More Primitive Technology's explorations of the Iron Age

John Plant of Primitive Technology continues his explorations of Iron Age technology. In this video, he attempts to remove the carbon (decarburize) from some iron prills he produced using a method demonstrated in another video. His goal was to produce a malleable iron that he can hammer forge.

As always, turn the CC on to get info about what's going on.

He explains his process in the video description:

I think I figured out how to turn the brittle cast iron I've been producing into malleable iron that can be forged flat. When ever I smelt local ores it always produces cast iron prills rather than softer blooms of low carbon iron as one would expect from the bloomery process. I believe this because the prills are very hard, but when struck hard enough they shatter rather than flatten.

Cast iron is iron that has a high carbon content (when arranged by carbon content: Cast iron>Steel>iron). Cast iron has a lower melting point and is harder compared to regular iron. But it is more brittle so it's nearly impossible to forge. So I figured out how to decarburize it after some experiments.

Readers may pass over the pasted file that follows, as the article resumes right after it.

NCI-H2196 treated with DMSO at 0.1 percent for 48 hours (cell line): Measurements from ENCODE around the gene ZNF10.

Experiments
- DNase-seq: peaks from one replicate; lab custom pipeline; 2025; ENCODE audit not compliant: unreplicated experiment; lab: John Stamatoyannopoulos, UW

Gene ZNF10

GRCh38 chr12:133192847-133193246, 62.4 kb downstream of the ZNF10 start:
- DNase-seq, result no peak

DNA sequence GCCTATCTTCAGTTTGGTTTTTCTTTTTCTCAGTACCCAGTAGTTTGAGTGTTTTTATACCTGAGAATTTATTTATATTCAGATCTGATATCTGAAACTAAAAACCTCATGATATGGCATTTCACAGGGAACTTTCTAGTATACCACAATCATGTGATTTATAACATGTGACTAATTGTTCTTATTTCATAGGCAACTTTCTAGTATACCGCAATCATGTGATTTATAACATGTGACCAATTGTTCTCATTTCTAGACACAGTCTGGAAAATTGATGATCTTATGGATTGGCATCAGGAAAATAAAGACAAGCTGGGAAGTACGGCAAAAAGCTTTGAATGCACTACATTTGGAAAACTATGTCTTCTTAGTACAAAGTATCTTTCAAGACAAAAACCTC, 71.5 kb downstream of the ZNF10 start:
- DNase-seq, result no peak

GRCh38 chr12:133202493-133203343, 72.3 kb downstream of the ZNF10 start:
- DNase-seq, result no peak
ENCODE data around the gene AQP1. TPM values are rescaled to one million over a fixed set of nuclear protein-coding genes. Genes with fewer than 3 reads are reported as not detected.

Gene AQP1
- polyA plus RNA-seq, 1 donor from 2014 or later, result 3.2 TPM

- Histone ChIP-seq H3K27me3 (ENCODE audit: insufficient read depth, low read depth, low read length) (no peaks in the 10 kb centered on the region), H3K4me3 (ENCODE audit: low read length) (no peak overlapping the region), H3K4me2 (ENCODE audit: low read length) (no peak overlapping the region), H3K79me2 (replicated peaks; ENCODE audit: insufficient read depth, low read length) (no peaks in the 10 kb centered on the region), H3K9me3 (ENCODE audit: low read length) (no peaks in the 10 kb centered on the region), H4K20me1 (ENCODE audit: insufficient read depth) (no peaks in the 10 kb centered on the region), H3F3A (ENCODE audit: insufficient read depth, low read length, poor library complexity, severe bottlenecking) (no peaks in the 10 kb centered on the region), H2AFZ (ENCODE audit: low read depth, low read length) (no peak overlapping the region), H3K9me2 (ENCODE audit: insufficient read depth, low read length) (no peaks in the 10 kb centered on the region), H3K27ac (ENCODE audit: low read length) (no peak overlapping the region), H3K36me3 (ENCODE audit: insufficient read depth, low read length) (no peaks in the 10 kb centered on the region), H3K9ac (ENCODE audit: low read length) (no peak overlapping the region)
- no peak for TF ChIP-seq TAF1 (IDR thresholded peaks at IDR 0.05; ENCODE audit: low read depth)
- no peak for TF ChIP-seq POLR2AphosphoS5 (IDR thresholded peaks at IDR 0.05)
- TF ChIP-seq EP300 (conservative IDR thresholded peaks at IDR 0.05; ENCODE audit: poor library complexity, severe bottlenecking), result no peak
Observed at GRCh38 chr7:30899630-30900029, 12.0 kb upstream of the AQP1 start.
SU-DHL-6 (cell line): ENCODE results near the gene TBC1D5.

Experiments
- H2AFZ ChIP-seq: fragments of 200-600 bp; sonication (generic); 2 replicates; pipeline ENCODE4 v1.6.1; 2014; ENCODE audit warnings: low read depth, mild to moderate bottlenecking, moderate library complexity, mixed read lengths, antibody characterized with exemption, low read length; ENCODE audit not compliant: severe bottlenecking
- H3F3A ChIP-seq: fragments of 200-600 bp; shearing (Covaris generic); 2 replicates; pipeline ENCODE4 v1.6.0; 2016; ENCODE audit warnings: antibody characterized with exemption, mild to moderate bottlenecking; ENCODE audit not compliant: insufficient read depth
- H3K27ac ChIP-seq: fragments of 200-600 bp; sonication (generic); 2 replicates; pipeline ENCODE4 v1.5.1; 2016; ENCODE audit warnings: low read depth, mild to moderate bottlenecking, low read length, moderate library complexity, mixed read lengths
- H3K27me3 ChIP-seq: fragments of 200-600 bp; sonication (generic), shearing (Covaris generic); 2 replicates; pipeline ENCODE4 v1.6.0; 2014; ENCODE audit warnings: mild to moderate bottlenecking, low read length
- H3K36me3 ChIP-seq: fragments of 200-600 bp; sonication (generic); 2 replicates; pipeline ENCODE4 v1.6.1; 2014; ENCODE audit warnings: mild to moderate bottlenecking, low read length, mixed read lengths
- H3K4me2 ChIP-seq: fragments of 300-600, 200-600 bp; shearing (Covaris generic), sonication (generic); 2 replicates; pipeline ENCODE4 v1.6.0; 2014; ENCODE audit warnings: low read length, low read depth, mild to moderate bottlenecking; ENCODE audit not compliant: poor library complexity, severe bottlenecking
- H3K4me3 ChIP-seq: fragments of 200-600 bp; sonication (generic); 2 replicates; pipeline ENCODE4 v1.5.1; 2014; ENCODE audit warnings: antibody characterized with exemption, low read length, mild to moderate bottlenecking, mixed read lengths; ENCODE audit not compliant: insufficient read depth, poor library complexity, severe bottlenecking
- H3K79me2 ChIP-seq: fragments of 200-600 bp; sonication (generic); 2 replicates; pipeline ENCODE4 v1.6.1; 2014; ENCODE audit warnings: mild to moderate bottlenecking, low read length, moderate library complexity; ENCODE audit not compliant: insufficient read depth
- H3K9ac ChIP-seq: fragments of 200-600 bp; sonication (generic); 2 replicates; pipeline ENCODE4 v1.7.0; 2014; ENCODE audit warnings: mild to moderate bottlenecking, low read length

First I tried making an ingot to work on but it didn't cast properly. Then I tried rusting the iron to oxidize the metal before melting so it would decarburize the cast iron during the melt (similar to the "wet puddling" process in metallurgy). But this gave an incomplete melt also.

The method that finally worked was simply melting the cast iron in front of the air blast till the carbon burnt out in the oxygen rich zone of the forge. This caused the cast iron prills to melt together in a single blob that I then was able to hammer flat while yellow hot.

This method is similar to the "stir fried steel/ 炒钢" process in ancient China or the "Osmond process" in Europe. It's done where ever cast iron needs to be converted to a lower carbon to be forged. I've seen videos about carburizing iron on youtube but none about decarburizing cast iron.

Thumbnail: Screen grab, YouTube, Primitive Technology.